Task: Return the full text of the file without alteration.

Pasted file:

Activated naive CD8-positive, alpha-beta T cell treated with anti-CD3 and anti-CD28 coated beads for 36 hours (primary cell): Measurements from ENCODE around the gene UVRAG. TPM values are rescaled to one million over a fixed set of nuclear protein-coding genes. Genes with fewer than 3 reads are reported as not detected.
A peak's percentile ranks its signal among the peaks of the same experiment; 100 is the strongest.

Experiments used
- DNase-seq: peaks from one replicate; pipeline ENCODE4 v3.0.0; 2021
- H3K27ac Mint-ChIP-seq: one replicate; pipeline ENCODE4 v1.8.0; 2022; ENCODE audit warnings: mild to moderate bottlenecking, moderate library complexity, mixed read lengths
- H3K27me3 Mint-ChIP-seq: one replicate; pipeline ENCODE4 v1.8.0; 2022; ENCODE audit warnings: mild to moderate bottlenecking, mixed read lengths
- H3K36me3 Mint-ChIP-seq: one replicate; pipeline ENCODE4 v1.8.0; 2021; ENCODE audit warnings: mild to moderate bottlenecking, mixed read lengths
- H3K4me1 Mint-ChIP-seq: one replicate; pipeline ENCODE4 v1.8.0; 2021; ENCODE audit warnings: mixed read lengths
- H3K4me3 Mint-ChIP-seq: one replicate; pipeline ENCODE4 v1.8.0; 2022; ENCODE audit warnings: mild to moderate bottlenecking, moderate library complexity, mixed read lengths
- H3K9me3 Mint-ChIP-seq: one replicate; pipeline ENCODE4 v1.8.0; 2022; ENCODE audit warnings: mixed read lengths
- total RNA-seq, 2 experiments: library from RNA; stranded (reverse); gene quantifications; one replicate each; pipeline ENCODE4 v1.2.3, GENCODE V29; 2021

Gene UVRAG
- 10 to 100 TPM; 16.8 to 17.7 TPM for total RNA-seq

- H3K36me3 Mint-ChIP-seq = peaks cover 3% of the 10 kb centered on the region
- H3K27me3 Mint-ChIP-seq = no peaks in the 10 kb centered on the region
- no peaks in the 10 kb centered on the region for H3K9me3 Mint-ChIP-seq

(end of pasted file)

Activated naive CD8-positive, alpha-beta T cell treated with anti-CD3 and anti-CD28 coated beads for 36 hours (primary cell): Measurements from ENCODE around the gene UVRAG. TPM values are rescaled to one million over a fixed set of nuclear protein-coding genes. Genes with fewer than 3 reads are reported as not detected.
A peak's percentile ranks its signal among the peaks of the same experiment; 100 is the strongest.

Experiments used
- DNase-seq: peaks from one replicate; pipeline ENCODE4 v3.0.0; 2021
- H3K27ac Mint-ChIP-seq: one replicate; pipeline ENCODE4 v1.8.0; 2022; ENCODE audit warnings: mild to moderate bottlenecking, moderate library complexity, mixed read lengths
- H3K27me3 Mint-ChIP-seq: one replicate; pipeline ENCODE4 v1.8.0; 2022; ENCODE audit warnings: mild to moderate bottlenecking, mixed read lengths
- H3K36me3 Mint-ChIP-seq: one replicate; pipeline ENCODE4 v1.8.0; 2021; ENCODE audit warnings: mild to moderate bottlenecking, mixed read lengths
- H3K4me1 Mint-ChIP-seq: one replicate; pipeline ENCODE4 v1.8.0; 2021; ENCODE audit warnings: mixed read lengths
- H3K4me3 Mint-ChIP-seq: one replicate; pipeline ENCODE4 v1.8.0; 2022; ENCODE audit warnings: mild to moderate bottlenecking, moderate library complexity, mixed read lengths
- H3K9me3 Mint-ChIP-seq: one replicate; pipeline ENCODE4 v1.8.0; 2022; ENCODE audit warnings: mixed read lengths
- total RNA-seq, 2 experiments: library from RNA; stranded (reverse); gene quantifications; one replicate each; pipeline ENCODE4 v1.2.3, GENCODE V29; 2021

Gene UVRAG
- 10 to 100 TPM; 16.8 to 17.7 TPM for total RNA-seq

- H3K36me3 Mint-ChIP-seq = peaks cover 3% of the 10 kb centered on the region
- H3K27me3 Mint-ChIP-seq = no peaks in the 10 kb centered on the region
- no peaks in the 10 kb centered on the region for H3K9me3 Mint-ChIP-seq